Students learn conservation at Tasik Chini

PEKAN: A day in the life of an orang asli in Tasik Chini was the main treat for 80 secondary students, including those from the Klang Valley recently. 

The group was also given a chance to appreciate the fragile ecosystem of Malaysia’s second largest freshwater lake. 

Participants being briefed on the flora and fauna in Tasik Chini duringone of the project’s workshops recently.

The students, all participants of “The Champion of Pahang’s Tasik Chini” project, were from four schools namely SM Sultan Abu Bakar and SM Abdul Rahman Talib in Kuantan, and SM Paloh Hinai and SM Ahmad in Pekan. 

They were joined by 10 students from SM La Salle Klang, and 15 children from the orang asli community. 

The students were taken on a boat ride to study the flora and fauna of the lake 

They also visited orang asli homes, were served with a typical orang asli meal, and learnt their folk dances and how to hunt using blowpipes.  

The project was organised by DiGi Telecommunications Sdn Bhd as part of its corporate social responsibility programme.  

Also present were DiGi’s chief financial officer Johan Dennelind and Sustainable Development Network (Susden) Malaysia president Bishan Singh, whom DiGi named as one of its “Amazing Malaysians” for the year 2006. 

About two years ago, Susden launched the “Save Tasik Chini” campaign.  

Dennelind said the DiGi’s project was aimed at increasing public awareness oo the deterioration of Tasik Chini. 

He said that efforts must be taken to preserve Malaysia’s natural heritage sites and the livelihood of orang asli who lived around the lake.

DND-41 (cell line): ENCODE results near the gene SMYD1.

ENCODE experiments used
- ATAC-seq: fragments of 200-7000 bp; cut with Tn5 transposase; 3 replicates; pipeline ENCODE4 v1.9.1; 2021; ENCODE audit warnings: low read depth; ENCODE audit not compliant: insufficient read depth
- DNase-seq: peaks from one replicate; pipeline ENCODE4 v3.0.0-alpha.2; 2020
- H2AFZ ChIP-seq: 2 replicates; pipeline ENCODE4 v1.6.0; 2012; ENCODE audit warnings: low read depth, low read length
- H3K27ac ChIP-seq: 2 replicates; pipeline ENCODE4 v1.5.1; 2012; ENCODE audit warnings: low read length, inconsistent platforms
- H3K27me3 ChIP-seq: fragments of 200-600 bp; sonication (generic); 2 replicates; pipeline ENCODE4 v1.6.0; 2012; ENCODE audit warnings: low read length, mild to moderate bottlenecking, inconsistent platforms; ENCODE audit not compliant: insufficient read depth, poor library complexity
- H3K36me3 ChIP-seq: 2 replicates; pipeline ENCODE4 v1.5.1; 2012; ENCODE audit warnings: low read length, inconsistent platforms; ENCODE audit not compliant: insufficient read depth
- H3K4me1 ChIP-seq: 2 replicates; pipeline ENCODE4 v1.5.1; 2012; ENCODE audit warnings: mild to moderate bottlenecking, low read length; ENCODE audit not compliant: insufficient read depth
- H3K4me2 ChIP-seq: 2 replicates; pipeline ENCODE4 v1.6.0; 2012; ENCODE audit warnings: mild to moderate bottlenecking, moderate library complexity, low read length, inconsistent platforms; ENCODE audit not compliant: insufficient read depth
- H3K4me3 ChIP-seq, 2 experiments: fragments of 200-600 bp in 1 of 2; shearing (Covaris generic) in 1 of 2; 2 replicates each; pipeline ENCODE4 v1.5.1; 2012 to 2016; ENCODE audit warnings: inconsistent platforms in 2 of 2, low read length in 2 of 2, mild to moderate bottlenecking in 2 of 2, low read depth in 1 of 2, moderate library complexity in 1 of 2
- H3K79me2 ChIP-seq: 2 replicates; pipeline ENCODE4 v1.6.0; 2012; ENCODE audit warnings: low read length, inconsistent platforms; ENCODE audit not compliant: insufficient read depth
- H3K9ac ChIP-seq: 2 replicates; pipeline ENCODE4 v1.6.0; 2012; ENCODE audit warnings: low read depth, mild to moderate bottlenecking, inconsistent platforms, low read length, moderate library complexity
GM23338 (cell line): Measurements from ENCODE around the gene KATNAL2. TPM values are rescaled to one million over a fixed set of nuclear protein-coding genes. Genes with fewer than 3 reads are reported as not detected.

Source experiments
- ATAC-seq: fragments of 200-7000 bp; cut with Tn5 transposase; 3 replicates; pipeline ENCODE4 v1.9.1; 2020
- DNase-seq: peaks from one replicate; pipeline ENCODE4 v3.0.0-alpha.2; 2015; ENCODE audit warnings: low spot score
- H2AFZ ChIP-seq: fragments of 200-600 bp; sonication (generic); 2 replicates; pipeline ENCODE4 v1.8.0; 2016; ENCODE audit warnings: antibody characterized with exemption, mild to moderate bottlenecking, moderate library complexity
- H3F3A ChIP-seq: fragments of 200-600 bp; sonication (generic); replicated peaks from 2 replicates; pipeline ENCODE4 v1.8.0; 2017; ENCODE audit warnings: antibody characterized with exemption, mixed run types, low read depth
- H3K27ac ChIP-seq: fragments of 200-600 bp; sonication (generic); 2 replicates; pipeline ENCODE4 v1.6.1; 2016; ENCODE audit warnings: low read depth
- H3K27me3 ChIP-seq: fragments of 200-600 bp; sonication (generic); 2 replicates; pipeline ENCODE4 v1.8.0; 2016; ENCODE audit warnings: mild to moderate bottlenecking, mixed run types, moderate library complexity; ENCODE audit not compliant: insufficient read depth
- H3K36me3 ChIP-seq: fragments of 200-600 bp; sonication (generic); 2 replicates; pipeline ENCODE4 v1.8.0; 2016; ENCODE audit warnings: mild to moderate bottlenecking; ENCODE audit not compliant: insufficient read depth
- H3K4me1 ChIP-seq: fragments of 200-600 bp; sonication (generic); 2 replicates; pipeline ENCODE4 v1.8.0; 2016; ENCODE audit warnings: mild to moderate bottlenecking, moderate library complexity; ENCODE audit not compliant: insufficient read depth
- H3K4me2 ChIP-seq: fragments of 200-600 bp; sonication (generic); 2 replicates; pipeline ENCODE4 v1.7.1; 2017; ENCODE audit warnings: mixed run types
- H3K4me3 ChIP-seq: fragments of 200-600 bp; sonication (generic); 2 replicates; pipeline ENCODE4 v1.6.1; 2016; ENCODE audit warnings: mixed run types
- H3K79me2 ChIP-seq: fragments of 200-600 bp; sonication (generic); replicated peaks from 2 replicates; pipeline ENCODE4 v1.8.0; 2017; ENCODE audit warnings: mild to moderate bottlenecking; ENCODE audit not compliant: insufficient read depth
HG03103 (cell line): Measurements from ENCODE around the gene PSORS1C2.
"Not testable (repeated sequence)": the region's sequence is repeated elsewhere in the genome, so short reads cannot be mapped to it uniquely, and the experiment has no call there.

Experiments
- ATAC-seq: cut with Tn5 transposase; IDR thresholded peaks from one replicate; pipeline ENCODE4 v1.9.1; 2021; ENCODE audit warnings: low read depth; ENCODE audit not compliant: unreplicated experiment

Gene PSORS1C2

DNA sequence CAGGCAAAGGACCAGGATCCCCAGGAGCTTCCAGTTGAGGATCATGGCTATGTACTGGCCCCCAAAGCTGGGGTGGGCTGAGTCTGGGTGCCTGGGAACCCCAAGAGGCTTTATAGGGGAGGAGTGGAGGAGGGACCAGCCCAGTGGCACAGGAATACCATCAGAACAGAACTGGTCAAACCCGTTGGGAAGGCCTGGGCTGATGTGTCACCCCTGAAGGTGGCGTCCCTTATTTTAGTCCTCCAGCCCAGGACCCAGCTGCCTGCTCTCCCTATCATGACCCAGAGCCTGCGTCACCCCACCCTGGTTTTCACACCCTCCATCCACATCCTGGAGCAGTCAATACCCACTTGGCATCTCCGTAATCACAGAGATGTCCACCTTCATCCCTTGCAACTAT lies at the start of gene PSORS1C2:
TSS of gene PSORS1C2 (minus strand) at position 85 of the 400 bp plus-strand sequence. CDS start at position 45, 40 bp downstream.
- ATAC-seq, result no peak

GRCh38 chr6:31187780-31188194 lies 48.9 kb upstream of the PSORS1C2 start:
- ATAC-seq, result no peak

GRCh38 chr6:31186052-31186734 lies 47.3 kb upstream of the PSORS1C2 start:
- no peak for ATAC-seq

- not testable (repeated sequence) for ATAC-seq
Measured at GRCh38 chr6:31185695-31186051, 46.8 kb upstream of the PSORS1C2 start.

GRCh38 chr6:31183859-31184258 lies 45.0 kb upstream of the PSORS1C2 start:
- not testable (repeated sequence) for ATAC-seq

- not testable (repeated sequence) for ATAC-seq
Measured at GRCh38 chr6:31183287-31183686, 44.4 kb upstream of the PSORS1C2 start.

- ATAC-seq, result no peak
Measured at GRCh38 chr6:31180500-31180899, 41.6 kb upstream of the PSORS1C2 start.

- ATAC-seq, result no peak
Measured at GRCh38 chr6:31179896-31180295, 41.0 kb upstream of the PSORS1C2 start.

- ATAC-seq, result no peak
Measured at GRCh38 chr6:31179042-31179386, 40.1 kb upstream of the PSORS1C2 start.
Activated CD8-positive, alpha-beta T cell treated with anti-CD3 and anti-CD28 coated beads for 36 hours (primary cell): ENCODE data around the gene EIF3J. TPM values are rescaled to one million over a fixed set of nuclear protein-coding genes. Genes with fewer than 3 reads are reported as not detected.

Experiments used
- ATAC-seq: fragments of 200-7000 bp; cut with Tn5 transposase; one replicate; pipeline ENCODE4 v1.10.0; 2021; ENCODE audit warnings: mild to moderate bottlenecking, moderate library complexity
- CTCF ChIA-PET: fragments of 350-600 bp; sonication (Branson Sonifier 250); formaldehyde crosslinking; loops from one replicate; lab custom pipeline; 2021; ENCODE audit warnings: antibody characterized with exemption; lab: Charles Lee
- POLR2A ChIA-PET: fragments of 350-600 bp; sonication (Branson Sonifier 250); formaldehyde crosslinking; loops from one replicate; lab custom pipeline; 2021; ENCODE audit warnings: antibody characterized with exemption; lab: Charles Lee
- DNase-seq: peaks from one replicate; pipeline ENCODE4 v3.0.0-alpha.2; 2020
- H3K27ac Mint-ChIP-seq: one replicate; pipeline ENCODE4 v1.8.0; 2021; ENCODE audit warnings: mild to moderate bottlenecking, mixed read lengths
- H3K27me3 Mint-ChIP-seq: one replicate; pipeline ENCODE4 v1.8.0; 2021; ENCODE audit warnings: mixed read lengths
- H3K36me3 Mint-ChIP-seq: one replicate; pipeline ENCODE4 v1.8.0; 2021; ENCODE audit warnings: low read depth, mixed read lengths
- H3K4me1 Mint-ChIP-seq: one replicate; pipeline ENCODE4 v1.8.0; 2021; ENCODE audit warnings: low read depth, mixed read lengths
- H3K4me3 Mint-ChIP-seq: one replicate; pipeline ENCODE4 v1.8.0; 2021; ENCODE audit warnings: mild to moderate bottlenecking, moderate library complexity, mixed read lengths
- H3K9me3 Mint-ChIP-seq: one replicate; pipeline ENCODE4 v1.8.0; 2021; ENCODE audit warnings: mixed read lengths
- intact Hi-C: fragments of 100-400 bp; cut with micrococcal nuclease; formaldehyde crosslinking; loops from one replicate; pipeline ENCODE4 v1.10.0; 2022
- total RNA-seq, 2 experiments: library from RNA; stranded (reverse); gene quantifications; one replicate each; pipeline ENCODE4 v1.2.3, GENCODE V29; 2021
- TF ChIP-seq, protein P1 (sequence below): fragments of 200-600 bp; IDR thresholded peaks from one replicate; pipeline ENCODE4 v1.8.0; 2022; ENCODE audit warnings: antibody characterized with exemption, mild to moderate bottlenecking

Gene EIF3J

“There was a time, not too long ago, when this lake was teeming with fish such as ikan kelisa (arowana) and ikan belida (giant featherback).  

“These fishes are extremely rare now. There was a time, also, when people came from all over the country to soak in the wondrous sight of lotuses in full bloom.  

“Today, the lotus is threatened by a waterweed, and if nothing is done, it will disappear. 

“Many other plants and animals will also disappear. Tasik Chini will die if efforts to preserve and regenerate it are not forthcoming,” he said. 

Meanwhile, Bishan Singh said that among the reasons to save Tasik Chini was to protect and preserve its inherent biodiversity.  

He said another equally important reason was to protect the lifestyle of the five orang asli communities around the lake. 

“The best way to help them is to educate and empower them. That is why we are establishing the information centre,” he said, adding that the move would encourage the orang asli to adopt sustainable practices to protect the lake and their livelihood.  

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